The Blue State That Gambled on an Early Reopening

“Those rural state population should realize that each of their cases in the Conovirus crisis is different and should be handled completely from a scientific perspective”

As China was paralyzed by the virus in early March and nursing home residents in Kirkland, Washington, died with Covid-19 in their systems, Colorado’s ski resorts enjoyed above-average snowfall. Skiers covered most every inch of their skin to protect against freezing temperatures, and the sport felt safe. It wasn’t. On March 5, Polis announced that an out-of-state visitor who had traveled to Italy had tested positive after skiing at Keystone and Vail, making Colorado among the earliest states to get hit by the virus. As mountain communities rushed to quarantine people who had come into contact with the man, Colorado’s Department of Public Health and Environment opened a drive-up testing center in north Denver. It was quickly overwhelmed.

With cases climbing rapidly, on March 14, the governor ordered the state’s 26 ski areas, a major economic engine, to shut down for a week in the middle their profitable spring break month. The order was later extended, threatening to kill the remainder of the season. Bars, restaurants, gyms, theaters and casinos statewide closed in mid-March under orders from the state’s health department. On March 25, Polis’ big announcement came: Residents with nonessential jobs were required to stay at home. Schools also closed. By that point, Democratic governors in California, Washington, Michigan, New York, Illinois and New Jersey, as well as their GOP counterparts in Idaho, Indiana, Ohio and West Virginia, had all enacted sweeping restrictions.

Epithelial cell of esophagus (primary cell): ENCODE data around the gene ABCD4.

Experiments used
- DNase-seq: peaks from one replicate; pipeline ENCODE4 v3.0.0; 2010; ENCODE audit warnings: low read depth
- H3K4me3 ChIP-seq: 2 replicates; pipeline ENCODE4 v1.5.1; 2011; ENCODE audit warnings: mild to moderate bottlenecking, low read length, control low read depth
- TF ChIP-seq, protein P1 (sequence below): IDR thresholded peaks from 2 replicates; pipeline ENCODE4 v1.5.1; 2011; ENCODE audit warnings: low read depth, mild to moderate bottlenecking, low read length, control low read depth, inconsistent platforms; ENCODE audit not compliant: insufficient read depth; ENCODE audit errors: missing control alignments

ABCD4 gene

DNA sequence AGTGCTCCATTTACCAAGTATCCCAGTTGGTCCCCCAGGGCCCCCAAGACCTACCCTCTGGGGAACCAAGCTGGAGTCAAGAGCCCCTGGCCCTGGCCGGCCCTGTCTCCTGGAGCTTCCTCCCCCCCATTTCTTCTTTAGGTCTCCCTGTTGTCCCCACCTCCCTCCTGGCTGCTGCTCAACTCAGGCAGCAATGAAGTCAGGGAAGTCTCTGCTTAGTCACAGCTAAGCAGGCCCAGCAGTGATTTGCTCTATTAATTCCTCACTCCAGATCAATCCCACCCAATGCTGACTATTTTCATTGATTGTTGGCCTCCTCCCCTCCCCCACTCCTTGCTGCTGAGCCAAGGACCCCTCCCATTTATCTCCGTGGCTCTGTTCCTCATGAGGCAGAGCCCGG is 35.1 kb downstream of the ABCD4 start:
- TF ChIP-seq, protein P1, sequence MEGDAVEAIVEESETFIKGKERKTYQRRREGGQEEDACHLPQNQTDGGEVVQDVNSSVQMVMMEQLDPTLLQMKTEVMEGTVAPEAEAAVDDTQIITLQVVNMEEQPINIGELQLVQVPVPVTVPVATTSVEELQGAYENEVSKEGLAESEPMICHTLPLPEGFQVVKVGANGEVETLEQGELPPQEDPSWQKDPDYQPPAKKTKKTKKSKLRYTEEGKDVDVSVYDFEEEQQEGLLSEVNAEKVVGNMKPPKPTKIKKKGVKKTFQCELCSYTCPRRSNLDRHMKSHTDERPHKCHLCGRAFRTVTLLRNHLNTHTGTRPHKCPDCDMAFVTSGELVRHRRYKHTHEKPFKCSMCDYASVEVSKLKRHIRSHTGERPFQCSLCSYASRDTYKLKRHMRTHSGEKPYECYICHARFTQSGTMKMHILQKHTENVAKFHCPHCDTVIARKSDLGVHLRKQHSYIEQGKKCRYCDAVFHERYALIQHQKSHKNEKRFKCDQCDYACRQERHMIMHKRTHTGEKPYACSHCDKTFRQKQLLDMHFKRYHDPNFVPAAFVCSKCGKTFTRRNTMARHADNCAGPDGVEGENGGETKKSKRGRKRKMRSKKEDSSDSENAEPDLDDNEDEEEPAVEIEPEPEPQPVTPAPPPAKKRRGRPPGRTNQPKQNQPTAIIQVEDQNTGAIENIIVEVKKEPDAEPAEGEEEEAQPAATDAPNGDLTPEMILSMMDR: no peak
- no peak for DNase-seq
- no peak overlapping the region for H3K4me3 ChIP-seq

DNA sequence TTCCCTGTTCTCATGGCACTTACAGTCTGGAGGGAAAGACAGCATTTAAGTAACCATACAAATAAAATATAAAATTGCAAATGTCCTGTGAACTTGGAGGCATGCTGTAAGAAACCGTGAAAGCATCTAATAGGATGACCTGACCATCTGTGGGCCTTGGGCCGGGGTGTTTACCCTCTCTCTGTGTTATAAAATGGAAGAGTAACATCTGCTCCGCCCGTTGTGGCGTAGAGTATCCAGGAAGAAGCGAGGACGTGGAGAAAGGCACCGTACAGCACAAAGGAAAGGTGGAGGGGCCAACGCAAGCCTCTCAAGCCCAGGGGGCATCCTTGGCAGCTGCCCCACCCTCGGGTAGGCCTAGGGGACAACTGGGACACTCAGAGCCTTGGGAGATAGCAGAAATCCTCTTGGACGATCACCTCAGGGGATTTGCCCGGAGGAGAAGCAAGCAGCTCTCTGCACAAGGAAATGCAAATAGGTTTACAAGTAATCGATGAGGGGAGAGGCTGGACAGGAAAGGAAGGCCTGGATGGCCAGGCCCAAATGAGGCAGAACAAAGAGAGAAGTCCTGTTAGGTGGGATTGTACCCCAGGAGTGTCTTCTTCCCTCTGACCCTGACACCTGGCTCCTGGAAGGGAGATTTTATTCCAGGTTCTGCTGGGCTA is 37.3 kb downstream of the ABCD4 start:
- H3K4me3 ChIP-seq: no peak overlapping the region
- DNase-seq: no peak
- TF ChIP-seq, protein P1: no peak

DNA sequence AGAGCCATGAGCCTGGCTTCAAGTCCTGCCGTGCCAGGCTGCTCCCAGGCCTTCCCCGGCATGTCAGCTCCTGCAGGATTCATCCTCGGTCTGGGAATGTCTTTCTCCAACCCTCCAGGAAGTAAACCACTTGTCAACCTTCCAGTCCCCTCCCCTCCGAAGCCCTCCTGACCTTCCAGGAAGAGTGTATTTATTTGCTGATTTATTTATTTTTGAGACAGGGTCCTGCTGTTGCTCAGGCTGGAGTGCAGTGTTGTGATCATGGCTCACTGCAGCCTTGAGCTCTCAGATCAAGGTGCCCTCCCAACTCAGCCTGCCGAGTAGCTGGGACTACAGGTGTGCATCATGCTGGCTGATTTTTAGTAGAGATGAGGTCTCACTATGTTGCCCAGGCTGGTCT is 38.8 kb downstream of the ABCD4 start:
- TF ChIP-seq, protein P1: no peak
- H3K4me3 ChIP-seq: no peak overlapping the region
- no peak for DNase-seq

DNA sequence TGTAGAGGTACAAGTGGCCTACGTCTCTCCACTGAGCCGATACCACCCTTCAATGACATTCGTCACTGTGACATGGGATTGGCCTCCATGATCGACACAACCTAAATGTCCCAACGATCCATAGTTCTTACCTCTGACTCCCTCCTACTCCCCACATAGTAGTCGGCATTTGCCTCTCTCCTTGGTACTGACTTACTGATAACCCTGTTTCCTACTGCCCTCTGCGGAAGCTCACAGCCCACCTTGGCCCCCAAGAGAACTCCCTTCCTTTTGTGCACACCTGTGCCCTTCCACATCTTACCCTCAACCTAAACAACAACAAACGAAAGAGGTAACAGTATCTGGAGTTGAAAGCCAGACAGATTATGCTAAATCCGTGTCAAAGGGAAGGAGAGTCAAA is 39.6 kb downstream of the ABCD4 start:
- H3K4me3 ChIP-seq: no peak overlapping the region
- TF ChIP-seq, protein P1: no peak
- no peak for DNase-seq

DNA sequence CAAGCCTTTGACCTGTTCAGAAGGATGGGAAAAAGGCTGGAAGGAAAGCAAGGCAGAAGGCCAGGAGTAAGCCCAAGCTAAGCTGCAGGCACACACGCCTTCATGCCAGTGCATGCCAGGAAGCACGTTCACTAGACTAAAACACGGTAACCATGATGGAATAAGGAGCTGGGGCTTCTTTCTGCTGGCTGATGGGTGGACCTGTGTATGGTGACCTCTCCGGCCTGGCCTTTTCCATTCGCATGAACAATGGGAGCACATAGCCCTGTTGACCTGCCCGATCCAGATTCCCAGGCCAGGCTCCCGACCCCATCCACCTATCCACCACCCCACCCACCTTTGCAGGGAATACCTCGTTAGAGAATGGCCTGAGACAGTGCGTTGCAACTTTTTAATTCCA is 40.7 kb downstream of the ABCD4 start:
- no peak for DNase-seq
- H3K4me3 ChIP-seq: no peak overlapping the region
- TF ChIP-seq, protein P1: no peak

Polis took a pragmatic, measured approach, keeping Coloradans informed with regular briefings at which he discussed reams of ever-changing data compiled by a Colorado School of Public Health modeling team assembled quickly in the pandemic’s early days. At one such news conference immediately after the stay-at-home order went into effect, the governor warned calmly but urgently that without strict physical distancing measures the state could tally 33,200 deaths by June 1.

“Treat this like you would a tornado or a flood or a wildfire or a hurricane. This is far more serious, and the loss of life is going to be far greater,” he said on March 27, adding the state needed time to secure adequate personal protective equipment, testing supplies, ventilators and hospital beds. “The more people are not heeding advice to stay at home, the longer and more severe this crisis will be.”

The move angered Republican state legislators from rural counties, many of which never recovered jobs lost in the Great Recession. Some conservative lawmakers favored allowing the state’s more than 50 local public health agencies to make decisions to curb the virus individually based on infection rates in their regions. “In our caucus, four of our State Senators represent 78% of Colorado’s land mass—and none of those four were consulted on how an order such as this would affect their rural communities, where your administration’s data shows that the virus is not spreading the way it has in the metro area,” 14 Republican state senators wrote in a March 27 letter. Polis had resisted making the stay-at-home order for days, questioning how it would be enforceable, but he said in a March 25 briefing that county-by-county orders were untenable because people were still congregating at facilities that remained open.